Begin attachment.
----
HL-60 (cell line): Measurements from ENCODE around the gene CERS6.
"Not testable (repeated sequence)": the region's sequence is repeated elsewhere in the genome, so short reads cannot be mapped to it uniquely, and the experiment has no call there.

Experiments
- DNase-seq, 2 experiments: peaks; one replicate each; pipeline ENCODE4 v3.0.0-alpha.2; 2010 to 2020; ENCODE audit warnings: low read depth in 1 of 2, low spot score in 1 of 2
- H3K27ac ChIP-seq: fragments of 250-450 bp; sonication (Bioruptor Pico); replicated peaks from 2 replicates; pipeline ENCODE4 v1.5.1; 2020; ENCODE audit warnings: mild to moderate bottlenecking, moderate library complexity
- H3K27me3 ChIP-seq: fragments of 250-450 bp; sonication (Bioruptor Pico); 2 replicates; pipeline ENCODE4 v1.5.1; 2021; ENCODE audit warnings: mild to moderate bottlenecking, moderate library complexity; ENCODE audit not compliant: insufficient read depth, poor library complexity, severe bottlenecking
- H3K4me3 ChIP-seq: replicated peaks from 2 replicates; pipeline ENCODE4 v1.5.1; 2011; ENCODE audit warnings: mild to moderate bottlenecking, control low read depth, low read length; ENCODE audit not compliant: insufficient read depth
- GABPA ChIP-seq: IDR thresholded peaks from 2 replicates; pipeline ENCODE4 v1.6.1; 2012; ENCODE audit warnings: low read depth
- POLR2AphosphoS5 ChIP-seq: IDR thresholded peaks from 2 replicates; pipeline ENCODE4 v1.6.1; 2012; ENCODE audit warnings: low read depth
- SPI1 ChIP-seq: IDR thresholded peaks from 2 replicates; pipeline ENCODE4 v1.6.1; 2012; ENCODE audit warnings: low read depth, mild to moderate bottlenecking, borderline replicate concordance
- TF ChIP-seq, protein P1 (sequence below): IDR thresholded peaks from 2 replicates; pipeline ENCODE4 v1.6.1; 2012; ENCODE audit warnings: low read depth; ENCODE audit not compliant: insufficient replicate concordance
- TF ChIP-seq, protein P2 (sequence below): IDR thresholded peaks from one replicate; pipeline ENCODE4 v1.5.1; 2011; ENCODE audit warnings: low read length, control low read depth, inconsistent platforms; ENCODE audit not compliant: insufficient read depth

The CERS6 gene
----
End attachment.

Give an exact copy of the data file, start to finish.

HL-60 (cell line): Measurements from ENCODE around the gene CERS6.
"Not testable (repeated sequence)": the region's sequence is repeated elsewhere in the genome, so short reads cannot be mapped to it uniquely, and the experiment has no call there.

Experiments
- DNase-seq, 2 experiments: peaks; one replicate each; pipeline ENCODE4 v3.0.0-alpha.2; 2010 to 2020; ENCODE audit warnings: low read depth in 1 of 2, low spot score in 1 of 2
- H3K27ac ChIP-seq: fragments of 250-450 bp; sonication (Bioruptor Pico); replicated peaks from 2 replicates; pipeline ENCODE4 v1.5.1; 2020; ENCODE audit warnings: mild to moderate bottlenecking, moderate library complexity
- H3K27me3 ChIP-seq: fragments of 250-450 bp; sonication (Bioruptor Pico); 2 replicates; pipeline ENCODE4 v1.5.1; 2021; ENCODE audit warnings: mild to moderate bottlenecking, moderate library complexity; ENCODE audit not compliant: insufficient read depth, poor library complexity, severe bottlenecking
- H3K4me3 ChIP-seq: replicated peaks from 2 replicates; pipeline ENCODE4 v1.5.1; 2011; ENCODE audit warnings: mild to moderate bottlenecking, control low read depth, low read length; ENCODE audit not compliant: insufficient read depth
- GABPA ChIP-seq: IDR thresholded peaks from 2 replicates; pipeline ENCODE4 v1.6.1; 2012; ENCODE audit warnings: low read depth
- POLR2AphosphoS5 ChIP-seq: IDR thresholded peaks from 2 replicates; pipeline ENCODE4 v1.6.1; 2012; ENCODE audit warnings: low read depth
- SPI1 ChIP-seq: IDR thresholded peaks from 2 replicates; pipeline ENCODE4 v1.6.1; 2012; ENCODE audit warnings: low read depth, mild to moderate bottlenecking, borderline replicate concordance
- TF ChIP-seq, protein P1 (sequence below): IDR thresholded peaks from 2 replicates; pipeline ENCODE4 v1.6.1; 2012; ENCODE audit warnings: low read depth; ENCODE audit not compliant: insufficient replicate concordance
- TF ChIP-seq, protein P2 (sequence below): IDR thresholded peaks from one replicate; pipeline ENCODE4 v1.5.1; 2011; ENCODE audit warnings: low read length, control low read depth, inconsistent platforms; ENCODE audit not compliant: insufficient read depth

The CERS6 gene